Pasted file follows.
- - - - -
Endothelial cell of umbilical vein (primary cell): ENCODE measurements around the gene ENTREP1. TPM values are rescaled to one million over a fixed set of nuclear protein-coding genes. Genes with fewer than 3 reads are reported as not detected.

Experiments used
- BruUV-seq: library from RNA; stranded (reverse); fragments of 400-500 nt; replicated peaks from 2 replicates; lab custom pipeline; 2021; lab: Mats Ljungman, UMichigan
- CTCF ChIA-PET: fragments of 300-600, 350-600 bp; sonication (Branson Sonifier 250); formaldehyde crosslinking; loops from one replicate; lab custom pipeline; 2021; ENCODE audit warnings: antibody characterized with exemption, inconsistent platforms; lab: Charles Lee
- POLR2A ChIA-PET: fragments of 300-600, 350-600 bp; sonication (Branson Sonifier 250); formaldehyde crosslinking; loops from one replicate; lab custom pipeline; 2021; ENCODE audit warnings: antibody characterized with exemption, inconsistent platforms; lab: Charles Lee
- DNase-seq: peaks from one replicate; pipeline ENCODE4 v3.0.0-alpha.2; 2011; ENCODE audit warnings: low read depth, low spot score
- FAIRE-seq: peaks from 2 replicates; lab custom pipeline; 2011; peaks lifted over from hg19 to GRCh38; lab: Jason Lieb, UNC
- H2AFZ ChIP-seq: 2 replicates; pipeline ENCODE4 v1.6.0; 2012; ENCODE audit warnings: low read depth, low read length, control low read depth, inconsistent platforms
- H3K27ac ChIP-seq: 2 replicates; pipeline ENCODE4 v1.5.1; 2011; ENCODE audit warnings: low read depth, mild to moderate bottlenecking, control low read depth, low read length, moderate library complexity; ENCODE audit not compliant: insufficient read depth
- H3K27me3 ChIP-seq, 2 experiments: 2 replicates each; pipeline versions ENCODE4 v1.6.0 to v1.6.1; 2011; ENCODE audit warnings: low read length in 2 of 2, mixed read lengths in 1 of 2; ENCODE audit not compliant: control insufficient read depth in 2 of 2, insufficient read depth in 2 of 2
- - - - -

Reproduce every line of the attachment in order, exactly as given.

Endothelial cell of umbilical vein (primary cell): ENCODE measurements around the gene ENTREP1. TPM values are rescaled to one million over a fixed set of nuclear protein-coding genes. Genes with fewer than 3 reads are reported as not detected.

Experiments used
- BruUV-seq: library from RNA; stranded (reverse); fragments of 400-500 nt; replicated peaks from 2 replicates; lab custom pipeline; 2021; lab: Mats Ljungman, UMichigan
- CTCF ChIA-PET: fragments of 300-600, 350-600 bp; sonication (Branson Sonifier 250); formaldehyde crosslinking; loops from one replicate; lab custom pipeline; 2021; ENCODE audit warnings: antibody characterized with exemption, inconsistent platforms; lab: Charles Lee
- POLR2A ChIA-PET: fragments of 300-600, 350-600 bp; sonication (Branson Sonifier 250); formaldehyde crosslinking; loops from one replicate; lab custom pipeline; 2021; ENCODE audit warnings: antibody characterized with exemption, inconsistent platforms; lab: Charles Lee
- DNase-seq: peaks from one replicate; pipeline ENCODE4 v3.0.0-alpha.2; 2011; ENCODE audit warnings: low read depth, low spot score
- FAIRE-seq: peaks from 2 replicates; lab custom pipeline; 2011; peaks lifted over from hg19 to GRCh38; lab: Jason Lieb, UNC
- H2AFZ ChIP-seq: 2 replicates; pipeline ENCODE4 v1.6.0; 2012; ENCODE audit warnings: low read depth, low read length, control low read depth, inconsistent platforms
- H3K27ac ChIP-seq: 2 replicates; pipeline ENCODE4 v1.5.1; 2011; ENCODE audit warnings: low read depth, mild to moderate bottlenecking, control low read depth, low read length, moderate library complexity; ENCODE audit not compliant: insufficient read depth
- H3K27me3 ChIP-seq, 2 experiments: 2 replicates each; pipeline versions ENCODE4 v1.6.0 to v1.6.1; 2011; ENCODE audit warnings: low read length in 2 of 2, mixed read lengths in 1 of 2; ENCODE audit not compliant: control insufficient read depth in 2 of 2, insufficient read depth in 2 of 2